Ancient Thought ProcessesPosted: March 17, 2010
Imagine you are the chief of a small, relatively peaceful, ancient tribe. You have not yet discovered many things that a modern child would know (for instance, that the earth is round and rotates on its axis and around the sun), but you are highly inquisitive and intend to figure out the world around you as best you can. Not out of idle curiosity so much as out of necessity for the survival of your tribe. The more you learn, the safer you and your tribe will be.
You are particularly interested in the sky, for several reasons. One is that your tribe, and it appears, all life, is dependent on the sun. When the sun is visible in the sky, the whole world is illuminated and is considerably warmer than when it is not. It is true that at night there is some comfort from the moon and stars, but in general you are much more interested in the sun. You know that the sun is made of fire, because when you build a fire, it too provides light and warmth, although not nearly as much as the sun.
Your tribe also depends on rain, water from the sky. For whatever reason, there is a quality to the sky water that the sea water does not have – unfortunately, the water of the sea, although vast in quantity, is not life-sustaining. You also notice that water in large quantities (that is, the sea) is blue, and so is the sky. You surmise from this that the sky is actually made of water.
Two things puzzle you, however. Water tends to fall to the ground. How is it that the sky is made of water, but the water is not continuously falling to the ground? What is holding all that water up? The other puzzle is that everyone knows that fire and water cannot coexist together. But the sun, which is made is of fire, is in the sky, which is made of water. Again, how is this possible?
You come to a brilliant conclusion that answers both puzzles. There must be an invisible barrier separating the water above and the earth below. The sun, moon, and stars are all moving around, nice and dry, inside that barrier. Occasionally, small holes (you think of them as windows) appear in that barrier, and water falls through them, resulting in rain on the earth. At times, they open wider than others, resulting in harder, possibly dangerous, rain.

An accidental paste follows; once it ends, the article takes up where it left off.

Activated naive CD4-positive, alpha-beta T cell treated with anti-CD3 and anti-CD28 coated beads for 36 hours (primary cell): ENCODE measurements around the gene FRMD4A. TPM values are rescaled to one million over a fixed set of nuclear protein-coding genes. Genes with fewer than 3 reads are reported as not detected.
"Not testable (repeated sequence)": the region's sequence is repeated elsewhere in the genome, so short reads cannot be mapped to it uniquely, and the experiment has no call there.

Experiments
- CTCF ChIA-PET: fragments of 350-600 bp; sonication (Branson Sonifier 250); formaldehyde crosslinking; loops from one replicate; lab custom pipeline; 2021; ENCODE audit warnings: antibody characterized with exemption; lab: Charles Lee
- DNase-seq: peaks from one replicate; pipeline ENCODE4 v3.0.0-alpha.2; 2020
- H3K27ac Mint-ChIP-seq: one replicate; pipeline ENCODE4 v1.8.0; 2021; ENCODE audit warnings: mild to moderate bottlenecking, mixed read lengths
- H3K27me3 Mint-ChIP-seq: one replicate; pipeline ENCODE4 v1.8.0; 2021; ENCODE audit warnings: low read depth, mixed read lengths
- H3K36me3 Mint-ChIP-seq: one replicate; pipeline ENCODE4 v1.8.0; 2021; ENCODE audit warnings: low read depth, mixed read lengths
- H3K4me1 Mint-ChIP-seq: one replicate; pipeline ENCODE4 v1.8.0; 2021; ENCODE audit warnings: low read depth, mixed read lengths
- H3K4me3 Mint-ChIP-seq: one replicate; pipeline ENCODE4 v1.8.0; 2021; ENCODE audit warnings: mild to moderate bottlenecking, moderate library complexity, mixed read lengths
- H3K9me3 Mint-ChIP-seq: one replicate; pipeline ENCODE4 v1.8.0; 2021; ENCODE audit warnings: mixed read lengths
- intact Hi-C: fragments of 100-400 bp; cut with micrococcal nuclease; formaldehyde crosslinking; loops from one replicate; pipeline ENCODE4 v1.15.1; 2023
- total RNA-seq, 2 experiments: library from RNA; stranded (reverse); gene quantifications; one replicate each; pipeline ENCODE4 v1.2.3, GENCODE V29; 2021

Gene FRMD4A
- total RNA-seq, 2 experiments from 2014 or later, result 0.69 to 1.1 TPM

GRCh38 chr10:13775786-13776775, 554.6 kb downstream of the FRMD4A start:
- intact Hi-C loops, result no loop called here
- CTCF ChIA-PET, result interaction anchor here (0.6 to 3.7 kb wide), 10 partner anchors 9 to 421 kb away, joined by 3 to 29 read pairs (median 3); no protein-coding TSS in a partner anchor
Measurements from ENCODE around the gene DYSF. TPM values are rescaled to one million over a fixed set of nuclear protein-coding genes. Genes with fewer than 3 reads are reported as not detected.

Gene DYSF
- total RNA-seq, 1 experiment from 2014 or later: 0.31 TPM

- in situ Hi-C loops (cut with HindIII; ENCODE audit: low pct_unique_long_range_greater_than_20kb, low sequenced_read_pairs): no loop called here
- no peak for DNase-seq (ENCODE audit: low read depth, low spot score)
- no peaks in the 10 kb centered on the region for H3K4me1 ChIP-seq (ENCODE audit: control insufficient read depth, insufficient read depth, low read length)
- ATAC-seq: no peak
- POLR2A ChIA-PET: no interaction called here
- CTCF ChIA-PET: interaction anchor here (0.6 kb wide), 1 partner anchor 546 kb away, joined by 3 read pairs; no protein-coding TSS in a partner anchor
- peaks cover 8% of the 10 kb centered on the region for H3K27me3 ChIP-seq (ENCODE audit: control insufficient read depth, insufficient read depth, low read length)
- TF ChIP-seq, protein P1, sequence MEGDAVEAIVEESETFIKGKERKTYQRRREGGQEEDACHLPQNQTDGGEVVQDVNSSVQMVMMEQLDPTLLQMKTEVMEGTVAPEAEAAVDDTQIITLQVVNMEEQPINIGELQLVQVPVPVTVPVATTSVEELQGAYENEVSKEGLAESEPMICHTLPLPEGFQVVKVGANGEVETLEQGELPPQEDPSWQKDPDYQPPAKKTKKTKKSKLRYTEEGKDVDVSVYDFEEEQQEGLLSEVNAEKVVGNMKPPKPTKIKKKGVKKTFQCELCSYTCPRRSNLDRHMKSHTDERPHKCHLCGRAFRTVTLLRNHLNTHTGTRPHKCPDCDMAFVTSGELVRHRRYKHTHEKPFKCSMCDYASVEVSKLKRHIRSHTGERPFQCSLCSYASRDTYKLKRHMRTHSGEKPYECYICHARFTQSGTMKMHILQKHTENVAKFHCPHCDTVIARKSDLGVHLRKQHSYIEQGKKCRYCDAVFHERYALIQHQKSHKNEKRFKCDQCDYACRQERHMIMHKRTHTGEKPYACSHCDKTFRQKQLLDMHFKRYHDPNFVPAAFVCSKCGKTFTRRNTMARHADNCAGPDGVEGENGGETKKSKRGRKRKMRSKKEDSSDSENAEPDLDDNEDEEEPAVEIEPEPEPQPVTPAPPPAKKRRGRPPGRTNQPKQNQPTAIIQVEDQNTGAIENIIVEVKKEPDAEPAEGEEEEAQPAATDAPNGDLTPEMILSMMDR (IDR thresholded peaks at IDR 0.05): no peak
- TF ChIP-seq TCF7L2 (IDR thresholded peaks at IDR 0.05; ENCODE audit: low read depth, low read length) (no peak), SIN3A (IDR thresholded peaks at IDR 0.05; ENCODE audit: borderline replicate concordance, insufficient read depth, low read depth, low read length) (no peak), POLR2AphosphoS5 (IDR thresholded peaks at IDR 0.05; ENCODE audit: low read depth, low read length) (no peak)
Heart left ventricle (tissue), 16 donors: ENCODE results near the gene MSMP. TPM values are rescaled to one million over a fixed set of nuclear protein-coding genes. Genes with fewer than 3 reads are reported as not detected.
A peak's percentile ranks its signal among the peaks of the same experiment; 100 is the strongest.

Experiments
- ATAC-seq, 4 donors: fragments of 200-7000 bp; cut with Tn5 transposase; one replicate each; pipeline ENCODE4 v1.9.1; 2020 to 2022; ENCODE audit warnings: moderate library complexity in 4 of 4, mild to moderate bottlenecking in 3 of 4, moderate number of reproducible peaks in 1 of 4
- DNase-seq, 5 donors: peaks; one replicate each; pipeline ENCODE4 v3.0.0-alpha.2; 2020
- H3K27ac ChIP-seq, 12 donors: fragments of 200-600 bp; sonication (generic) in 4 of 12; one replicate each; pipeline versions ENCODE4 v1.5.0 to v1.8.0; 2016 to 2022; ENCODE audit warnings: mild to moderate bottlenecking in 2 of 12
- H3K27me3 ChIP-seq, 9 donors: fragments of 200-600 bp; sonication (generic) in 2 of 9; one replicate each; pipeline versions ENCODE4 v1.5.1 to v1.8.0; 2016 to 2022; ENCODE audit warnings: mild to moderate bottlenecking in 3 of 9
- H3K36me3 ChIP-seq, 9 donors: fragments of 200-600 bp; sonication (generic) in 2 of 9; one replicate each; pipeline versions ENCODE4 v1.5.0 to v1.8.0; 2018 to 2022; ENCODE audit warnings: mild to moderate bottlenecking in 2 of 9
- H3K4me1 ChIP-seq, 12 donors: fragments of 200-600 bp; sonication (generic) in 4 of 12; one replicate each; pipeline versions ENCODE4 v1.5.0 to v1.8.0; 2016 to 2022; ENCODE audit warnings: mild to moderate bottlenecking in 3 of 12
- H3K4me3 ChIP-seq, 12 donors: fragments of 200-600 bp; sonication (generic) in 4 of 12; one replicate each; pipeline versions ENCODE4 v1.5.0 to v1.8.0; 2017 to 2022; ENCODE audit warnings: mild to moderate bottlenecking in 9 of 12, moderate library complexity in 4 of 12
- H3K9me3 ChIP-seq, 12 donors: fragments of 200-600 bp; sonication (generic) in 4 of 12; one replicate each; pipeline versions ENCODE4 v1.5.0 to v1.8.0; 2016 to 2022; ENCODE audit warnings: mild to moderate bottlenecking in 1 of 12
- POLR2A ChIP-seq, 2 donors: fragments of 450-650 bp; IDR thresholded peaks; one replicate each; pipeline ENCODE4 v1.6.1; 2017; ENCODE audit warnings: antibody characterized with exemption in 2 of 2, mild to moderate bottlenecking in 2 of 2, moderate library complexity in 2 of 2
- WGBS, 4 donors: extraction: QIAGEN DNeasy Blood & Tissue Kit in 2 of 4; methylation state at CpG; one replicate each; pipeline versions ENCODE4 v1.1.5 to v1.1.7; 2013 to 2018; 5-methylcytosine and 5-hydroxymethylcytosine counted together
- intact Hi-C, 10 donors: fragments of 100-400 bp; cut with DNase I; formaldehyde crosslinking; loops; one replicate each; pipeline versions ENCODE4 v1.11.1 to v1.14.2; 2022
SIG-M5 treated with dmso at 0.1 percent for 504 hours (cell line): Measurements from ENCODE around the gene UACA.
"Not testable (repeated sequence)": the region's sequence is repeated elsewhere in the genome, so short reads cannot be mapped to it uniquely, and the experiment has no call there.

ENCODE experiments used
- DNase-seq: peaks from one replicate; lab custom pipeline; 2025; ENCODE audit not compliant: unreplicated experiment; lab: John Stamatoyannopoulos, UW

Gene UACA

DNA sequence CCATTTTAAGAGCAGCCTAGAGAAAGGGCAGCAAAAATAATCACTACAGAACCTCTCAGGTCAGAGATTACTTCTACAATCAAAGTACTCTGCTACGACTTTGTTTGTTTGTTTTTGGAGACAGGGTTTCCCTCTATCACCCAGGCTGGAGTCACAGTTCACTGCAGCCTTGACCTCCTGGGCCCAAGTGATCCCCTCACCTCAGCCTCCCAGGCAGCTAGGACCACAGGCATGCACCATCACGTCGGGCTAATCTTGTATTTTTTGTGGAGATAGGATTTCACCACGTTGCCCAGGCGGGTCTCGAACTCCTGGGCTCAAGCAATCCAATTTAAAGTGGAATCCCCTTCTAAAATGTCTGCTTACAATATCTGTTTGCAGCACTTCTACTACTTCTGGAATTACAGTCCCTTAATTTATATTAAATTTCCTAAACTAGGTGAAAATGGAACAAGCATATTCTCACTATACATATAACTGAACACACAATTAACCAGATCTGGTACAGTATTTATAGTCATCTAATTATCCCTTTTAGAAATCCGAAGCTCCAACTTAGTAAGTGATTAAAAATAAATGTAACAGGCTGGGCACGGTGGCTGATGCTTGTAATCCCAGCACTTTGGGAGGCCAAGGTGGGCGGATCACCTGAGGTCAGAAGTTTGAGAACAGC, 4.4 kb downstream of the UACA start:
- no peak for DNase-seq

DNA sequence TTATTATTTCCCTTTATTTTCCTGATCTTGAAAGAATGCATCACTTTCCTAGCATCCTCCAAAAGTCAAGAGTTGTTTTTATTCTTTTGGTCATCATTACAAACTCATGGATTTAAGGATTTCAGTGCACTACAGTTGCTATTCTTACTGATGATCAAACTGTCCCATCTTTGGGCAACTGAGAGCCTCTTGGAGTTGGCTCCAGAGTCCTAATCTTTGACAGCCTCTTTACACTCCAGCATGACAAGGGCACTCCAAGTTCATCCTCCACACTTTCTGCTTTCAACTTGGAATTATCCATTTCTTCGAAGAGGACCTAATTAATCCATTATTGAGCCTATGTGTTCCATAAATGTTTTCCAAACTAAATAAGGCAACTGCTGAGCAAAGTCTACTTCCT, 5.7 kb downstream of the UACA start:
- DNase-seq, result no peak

But what is keeping the barrier up? You decide that the barrier is actually a giant dome that covers the whole earth. Floating within the ethereal material of the dome are the celestial bodies. Above the dome is immeasurable amounts of water, as big as the sea. It is frightening to imagine that there is this massive amount of water above the whole world, and the only thing keeping it from crashing down on us is the barrier! If the windows in the barrier were to open up completely, there could be a massive flood. On the other hand, the sky is also the source of all life, since it is the source of all potable water.
You continue to ponder the structure of the world. Maybe at one point there was no barrier, and the entire world was filled with water. It’s amazing to think about, but it’s possible. Maybe something built the barrier, drained most of the water off of the earth, revealing dry land below (but leaving some of the water there, which became the sea). The sun, being made of fire, could not have existed yet if the world was filled with water – it would only make sense for the sun to have been put in place after the barrier was created.
You are getting excited. You are slowly but surely figuring out the steps involved in the formation of the world! You have more details to figure out, such as when in this process plants, animals, trees, and most importantly, man came into the picture. Perhaps one day your tribe can explore the edges of the earth and actually find where the dome of the barrier meets the earth. Or even more ambitiously, to build a tower and actually touch the sky! But even without those accomplishments, you’re pretty sure you’re on to something. You are advancing the knowledge of your tribe, and are coming closer to a more accurate explanation of the world and its origins. You had better write this down, for posterity and the sake of the tribe…